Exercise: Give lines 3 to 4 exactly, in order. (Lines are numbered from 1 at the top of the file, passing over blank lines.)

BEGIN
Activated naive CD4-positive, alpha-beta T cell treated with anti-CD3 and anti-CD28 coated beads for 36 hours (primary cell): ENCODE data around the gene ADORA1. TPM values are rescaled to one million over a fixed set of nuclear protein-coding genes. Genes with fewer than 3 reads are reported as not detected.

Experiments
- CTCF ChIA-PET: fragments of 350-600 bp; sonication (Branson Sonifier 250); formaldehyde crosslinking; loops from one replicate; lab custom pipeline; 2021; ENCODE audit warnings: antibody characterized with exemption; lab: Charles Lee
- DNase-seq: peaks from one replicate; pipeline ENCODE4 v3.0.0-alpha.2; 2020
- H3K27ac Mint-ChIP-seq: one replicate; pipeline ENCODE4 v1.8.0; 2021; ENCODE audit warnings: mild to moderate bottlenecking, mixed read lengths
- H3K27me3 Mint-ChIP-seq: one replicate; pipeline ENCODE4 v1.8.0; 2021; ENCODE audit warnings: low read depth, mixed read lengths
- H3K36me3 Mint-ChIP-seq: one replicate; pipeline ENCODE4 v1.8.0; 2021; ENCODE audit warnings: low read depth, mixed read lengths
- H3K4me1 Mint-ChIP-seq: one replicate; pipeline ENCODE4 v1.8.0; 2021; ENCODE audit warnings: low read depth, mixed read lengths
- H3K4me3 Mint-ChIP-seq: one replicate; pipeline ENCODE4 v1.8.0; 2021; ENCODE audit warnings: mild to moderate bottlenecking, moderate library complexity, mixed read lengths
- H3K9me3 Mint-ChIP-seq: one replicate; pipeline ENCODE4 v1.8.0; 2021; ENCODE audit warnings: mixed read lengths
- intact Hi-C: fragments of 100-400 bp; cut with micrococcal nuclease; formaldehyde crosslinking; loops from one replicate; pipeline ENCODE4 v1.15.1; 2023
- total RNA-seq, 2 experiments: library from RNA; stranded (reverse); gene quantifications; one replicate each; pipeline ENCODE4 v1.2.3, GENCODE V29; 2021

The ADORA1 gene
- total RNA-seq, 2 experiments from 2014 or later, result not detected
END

- CTCF ChIA-PET: fragments of 350-600 bp; sonication (Branson Sonifier 250); formaldehyde crosslinking; loops from one replicate; lab custom pipeline; 2021; ENCODE audit warnings: antibody characterized with exemption; lab: Charles Lee
- DNase-seq: peaks from one replicate; pipeline ENCODE4 v3.0.0-alpha.2; 2020